"Buenos dias", "buenas noches" -- this was the first words in a foreign language I heard in my life, as a three-year old boy growing up in developing post-war Western Germany, where the first gastarbeiters had arrived from Spain. Fascinated by the strange sounds, I tried to get to know some more languages, the only opportunity being TV courses of English and French -- there was no foreign language education for pre-teen school children in Germany yet in those days. Read more
To find some answers Tim Machan explores the language's present and past, and looks ahead to its futures among the one and a half billion people who speak it. His search is fascinating and important, for definitions of English have influenced education and law in many countries and helped shape the identities of those who live in them.
This volume provides a new perspective on the evolution of the special language of medicine, based on the electronic corpus of Early Modern English Medical Texts, containing over two million words of medical writing from 1500 to 1700.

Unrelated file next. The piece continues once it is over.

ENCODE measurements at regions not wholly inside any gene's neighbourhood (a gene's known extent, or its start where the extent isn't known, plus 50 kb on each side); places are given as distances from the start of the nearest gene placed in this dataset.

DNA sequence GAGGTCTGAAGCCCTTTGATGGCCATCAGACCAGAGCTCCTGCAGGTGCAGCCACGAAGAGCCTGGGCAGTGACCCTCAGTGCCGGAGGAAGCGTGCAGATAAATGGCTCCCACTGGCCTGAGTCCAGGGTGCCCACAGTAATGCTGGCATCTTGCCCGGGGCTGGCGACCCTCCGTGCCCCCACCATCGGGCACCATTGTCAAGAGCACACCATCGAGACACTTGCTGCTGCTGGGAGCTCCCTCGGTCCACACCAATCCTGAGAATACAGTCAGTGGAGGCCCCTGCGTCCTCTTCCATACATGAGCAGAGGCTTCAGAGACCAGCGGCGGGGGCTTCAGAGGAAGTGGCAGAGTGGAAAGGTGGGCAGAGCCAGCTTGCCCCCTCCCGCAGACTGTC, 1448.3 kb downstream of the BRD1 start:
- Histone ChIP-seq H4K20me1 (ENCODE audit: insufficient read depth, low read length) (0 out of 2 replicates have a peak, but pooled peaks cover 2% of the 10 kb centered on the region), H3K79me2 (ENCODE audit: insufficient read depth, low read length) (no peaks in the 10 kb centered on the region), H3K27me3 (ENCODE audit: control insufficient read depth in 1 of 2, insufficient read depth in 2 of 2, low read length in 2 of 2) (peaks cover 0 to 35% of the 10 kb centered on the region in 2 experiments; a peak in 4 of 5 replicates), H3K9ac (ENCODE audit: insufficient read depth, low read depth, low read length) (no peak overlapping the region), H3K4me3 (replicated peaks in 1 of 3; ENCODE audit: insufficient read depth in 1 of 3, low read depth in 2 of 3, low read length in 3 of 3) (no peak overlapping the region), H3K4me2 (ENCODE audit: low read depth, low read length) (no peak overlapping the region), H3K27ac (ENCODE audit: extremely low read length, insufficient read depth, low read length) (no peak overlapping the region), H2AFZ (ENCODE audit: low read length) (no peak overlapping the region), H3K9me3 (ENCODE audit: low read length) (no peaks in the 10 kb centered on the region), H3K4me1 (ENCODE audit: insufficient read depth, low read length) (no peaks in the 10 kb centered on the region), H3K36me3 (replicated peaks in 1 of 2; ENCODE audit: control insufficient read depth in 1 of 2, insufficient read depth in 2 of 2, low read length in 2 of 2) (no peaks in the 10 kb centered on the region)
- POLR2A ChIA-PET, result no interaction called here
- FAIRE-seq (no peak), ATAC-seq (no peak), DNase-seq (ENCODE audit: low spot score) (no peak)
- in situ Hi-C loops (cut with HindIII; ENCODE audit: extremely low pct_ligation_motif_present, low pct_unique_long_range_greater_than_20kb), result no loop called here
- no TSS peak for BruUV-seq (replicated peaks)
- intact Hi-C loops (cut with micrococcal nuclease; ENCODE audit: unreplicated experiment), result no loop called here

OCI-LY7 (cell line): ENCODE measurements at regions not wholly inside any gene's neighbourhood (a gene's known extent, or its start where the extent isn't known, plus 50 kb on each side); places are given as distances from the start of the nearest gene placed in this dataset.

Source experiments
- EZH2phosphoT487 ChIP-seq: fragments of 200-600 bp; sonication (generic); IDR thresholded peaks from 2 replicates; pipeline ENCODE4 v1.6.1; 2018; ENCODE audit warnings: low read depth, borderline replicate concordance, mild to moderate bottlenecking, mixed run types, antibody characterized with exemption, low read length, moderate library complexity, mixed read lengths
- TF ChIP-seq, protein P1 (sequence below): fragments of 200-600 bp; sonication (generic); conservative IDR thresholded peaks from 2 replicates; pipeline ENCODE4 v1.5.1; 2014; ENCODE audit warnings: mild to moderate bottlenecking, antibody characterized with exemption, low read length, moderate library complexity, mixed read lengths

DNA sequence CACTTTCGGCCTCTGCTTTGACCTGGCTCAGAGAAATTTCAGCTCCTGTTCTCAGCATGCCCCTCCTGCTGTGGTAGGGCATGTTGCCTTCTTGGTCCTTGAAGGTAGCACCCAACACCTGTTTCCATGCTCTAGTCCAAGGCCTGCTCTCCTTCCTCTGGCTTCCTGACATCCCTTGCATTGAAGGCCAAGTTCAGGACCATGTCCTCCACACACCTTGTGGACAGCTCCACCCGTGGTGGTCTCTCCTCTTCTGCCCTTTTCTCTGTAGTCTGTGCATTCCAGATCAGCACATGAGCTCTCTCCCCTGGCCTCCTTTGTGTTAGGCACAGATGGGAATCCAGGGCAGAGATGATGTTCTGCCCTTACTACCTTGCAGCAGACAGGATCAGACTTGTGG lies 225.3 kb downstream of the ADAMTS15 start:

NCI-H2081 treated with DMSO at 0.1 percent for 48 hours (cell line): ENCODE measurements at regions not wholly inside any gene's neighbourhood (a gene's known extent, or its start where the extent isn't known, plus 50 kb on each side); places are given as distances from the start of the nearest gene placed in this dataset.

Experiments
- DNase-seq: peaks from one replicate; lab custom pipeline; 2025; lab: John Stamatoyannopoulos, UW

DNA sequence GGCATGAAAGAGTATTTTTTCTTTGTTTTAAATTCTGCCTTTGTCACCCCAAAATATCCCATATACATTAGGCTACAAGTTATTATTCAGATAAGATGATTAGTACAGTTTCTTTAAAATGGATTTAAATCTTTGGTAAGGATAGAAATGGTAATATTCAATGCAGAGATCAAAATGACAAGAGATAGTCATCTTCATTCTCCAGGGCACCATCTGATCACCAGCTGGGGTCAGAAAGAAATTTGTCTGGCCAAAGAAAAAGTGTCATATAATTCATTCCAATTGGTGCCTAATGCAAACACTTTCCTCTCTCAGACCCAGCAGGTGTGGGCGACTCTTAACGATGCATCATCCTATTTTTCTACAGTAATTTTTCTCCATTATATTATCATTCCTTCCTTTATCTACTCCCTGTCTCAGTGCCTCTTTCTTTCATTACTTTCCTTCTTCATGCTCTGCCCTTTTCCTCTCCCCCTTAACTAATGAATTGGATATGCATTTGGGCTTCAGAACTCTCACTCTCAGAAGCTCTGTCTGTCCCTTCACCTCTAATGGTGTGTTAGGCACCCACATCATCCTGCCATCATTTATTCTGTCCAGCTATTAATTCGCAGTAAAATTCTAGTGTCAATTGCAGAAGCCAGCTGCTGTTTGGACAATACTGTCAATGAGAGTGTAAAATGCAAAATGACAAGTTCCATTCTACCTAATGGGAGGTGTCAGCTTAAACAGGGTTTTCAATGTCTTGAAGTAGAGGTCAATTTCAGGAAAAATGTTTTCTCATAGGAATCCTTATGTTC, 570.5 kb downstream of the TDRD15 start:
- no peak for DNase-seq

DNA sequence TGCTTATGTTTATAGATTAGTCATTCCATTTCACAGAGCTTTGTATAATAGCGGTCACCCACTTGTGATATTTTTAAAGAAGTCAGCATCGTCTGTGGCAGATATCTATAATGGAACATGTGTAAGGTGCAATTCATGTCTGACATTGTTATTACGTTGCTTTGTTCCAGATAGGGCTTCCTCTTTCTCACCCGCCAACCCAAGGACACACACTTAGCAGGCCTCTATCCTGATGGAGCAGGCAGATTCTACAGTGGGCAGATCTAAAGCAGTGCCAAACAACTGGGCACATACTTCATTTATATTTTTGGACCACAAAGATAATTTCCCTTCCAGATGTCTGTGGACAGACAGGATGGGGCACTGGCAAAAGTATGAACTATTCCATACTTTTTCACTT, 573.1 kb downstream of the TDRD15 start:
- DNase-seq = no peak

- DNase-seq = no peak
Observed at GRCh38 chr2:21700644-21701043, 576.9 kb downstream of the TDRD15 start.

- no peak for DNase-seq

This monograph investigates the morpho-syntactic and other properties of
clitic pronouns in Greek and offers a grammar of proclisis and enclisis in
light of Chomsky’s (1995, 2001a, 2005) Minimalist Program. It explores the
nature of clitics as syntactic topicalizers which are probed by
structurally higher verbal heads to which they move and into which they
incorporate morpho-syntactically. A theory is advanced according to which
cliticization derives from syntactic agreement between (the phi-features
of) a clitic pronoun and a phase head, v* in the case of proclisis and CM
in the case of enclisis. Incorporation of the clitic into its host is
argued to depend on two factors, i.e. the fact that the clitic only
contains a subset of the features of its host, and the fact that the edge
of the host is accessible. Also, the syntax of strong pronouns and their
relation to clitics, of negated imperatives, of surrogate imperatives and
of free clitic ordering in Greek enclisis are also discussed. This
monograph would appeal to syntacticians and morphologists as well as to
those interested in Greek and more generally in clitic syntax.